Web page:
The evolution of the cloud market is a little more complex than this article suggests. As someone else has already stated, revenue is not profit; the fact that Amazon can sell IaaS at a loss by undercutting everyone else doesn't make for a long term business model.
Another analysis on this site looks at the long term trend where IT spend is shifting back to the lines of business and away from IT (http://forums.theregister.co.uk/forum/latest/2014/12/15/cios_grip_on_budgets_loosened_by_shadow_it_says_survey/)
It may be a generalisation, but lines of business want to buy the fully managed solutions offerred by SaaS, not the toolkit offerred by SaaS. IaaS is here to stay for certain classes of applications, but for mainstream corporate IT, it simply doesn't make sense. Business execs want ERP, HR, marketing and many similar core applications to be low cost, and need minimal capital investment. IaaS may reduce hardware cost (although hardware is dirt cheap these days compared to either software or services) but the capital investment required for build your own software, and the operational costs of operating low level IaaS just doesn't stack up.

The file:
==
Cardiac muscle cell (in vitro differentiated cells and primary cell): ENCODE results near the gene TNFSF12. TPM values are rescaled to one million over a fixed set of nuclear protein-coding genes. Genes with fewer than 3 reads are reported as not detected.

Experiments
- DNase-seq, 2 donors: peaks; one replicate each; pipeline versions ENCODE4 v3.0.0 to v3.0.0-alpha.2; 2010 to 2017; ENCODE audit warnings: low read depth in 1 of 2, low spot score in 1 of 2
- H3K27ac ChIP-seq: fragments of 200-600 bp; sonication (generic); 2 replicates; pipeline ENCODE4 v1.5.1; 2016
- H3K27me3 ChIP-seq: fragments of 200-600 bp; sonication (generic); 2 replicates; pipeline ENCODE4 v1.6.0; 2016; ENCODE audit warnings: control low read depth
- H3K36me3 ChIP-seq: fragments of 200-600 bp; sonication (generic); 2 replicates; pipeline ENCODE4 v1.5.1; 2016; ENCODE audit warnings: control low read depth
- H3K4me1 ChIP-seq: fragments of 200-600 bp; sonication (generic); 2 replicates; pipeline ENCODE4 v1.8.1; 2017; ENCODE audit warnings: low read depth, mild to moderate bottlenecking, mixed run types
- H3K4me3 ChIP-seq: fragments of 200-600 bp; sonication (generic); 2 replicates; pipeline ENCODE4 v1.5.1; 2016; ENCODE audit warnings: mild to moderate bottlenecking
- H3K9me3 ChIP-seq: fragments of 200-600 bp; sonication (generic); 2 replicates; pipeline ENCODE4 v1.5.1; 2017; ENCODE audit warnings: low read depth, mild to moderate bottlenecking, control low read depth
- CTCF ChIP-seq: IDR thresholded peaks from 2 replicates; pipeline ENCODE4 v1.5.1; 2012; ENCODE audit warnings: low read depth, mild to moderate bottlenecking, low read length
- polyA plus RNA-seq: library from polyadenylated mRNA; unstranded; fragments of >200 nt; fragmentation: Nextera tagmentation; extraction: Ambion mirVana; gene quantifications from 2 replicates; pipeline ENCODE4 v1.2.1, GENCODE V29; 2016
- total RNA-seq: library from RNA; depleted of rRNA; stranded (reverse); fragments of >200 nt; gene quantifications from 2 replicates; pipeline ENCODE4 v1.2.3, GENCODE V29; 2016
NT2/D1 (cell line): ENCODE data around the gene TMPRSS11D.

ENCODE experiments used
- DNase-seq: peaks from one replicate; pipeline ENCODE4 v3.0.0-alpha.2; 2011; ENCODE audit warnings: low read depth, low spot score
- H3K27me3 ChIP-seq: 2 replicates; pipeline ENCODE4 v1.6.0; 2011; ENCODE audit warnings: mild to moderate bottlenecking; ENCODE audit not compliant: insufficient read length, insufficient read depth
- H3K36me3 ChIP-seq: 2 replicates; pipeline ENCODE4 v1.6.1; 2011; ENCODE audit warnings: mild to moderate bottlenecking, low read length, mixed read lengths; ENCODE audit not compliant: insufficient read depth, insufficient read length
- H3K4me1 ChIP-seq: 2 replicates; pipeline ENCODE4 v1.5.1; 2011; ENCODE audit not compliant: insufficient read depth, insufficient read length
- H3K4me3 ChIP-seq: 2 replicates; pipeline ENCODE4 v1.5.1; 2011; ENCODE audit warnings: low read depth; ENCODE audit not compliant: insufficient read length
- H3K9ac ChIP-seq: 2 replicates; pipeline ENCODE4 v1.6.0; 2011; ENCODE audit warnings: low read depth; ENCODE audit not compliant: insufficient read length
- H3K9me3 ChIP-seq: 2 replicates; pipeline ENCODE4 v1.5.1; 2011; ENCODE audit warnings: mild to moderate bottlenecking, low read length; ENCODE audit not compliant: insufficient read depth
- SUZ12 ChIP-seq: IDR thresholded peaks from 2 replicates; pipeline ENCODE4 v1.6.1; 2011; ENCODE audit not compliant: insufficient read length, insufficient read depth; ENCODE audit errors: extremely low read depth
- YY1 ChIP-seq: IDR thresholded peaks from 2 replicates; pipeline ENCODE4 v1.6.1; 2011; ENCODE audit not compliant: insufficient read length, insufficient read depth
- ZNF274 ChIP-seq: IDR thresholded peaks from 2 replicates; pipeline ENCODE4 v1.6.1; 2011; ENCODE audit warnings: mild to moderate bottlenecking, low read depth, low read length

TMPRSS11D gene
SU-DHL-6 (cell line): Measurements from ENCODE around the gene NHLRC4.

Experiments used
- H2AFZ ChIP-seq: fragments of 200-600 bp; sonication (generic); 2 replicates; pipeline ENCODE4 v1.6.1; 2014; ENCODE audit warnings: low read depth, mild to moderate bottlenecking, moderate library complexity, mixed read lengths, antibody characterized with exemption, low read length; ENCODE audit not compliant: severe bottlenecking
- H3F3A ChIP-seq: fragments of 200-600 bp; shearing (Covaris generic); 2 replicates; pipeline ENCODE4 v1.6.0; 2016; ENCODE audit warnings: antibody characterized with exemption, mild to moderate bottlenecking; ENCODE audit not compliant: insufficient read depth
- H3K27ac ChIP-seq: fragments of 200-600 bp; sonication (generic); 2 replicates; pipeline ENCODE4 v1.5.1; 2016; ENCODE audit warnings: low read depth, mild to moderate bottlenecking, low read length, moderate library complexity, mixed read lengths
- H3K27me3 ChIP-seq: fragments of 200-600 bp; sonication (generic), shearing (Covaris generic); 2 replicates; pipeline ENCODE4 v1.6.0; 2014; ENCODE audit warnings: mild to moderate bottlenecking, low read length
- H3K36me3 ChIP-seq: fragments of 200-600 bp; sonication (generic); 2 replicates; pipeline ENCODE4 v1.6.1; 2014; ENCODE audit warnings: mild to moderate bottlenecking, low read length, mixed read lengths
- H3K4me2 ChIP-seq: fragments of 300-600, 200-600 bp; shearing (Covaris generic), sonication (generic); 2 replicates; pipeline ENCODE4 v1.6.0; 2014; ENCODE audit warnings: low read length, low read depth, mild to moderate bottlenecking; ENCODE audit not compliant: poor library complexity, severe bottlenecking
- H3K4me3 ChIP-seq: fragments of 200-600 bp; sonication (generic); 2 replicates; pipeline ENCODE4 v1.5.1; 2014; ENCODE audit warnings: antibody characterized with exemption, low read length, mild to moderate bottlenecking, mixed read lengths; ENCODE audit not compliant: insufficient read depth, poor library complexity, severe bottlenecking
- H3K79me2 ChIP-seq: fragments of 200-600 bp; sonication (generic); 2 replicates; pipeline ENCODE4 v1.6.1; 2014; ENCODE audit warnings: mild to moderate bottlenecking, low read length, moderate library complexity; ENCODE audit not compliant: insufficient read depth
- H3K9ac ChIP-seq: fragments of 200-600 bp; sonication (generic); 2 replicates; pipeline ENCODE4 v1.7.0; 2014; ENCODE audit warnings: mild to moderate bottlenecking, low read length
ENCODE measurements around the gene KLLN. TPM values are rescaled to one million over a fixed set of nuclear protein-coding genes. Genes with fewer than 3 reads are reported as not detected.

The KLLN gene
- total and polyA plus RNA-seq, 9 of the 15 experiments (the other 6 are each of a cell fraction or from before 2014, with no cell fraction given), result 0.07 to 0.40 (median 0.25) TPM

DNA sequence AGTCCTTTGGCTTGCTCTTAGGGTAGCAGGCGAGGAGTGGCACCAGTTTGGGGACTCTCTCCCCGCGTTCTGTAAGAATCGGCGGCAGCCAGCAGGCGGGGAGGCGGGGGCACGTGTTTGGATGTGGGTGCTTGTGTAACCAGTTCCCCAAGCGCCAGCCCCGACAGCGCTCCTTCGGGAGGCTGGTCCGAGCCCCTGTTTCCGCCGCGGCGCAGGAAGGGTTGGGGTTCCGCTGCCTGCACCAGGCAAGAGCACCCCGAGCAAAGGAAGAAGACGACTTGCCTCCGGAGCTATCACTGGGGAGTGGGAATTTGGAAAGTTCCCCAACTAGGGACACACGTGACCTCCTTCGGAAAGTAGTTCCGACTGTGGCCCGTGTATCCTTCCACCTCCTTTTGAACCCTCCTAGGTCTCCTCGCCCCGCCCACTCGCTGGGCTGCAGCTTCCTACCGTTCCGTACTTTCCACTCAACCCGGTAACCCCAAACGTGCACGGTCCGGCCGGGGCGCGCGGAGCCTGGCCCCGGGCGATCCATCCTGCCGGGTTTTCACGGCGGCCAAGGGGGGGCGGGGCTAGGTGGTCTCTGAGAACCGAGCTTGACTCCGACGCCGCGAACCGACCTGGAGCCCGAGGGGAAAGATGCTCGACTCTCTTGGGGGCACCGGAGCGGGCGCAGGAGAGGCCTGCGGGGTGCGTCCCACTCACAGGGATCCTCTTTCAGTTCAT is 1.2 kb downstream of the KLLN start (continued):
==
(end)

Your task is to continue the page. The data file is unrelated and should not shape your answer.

For sure IT loves IaaS - it supports their headcount - but IT will find it hard to compete with SaaS companies offering CRM for £45 per seat and where those sales are being made direct to non-IT C level execs.
There is huge potential growth in cloud for enterprises to shift from old, creaking and often under-supported (because of the inevitable IT cuts) to modern, fully supported and managed SaaS services. This migration is only just starting. There are, of course, many barriers along the way (e.g. data privacy, data security etc) but this migration of apps to cloud looks pretty inevitable.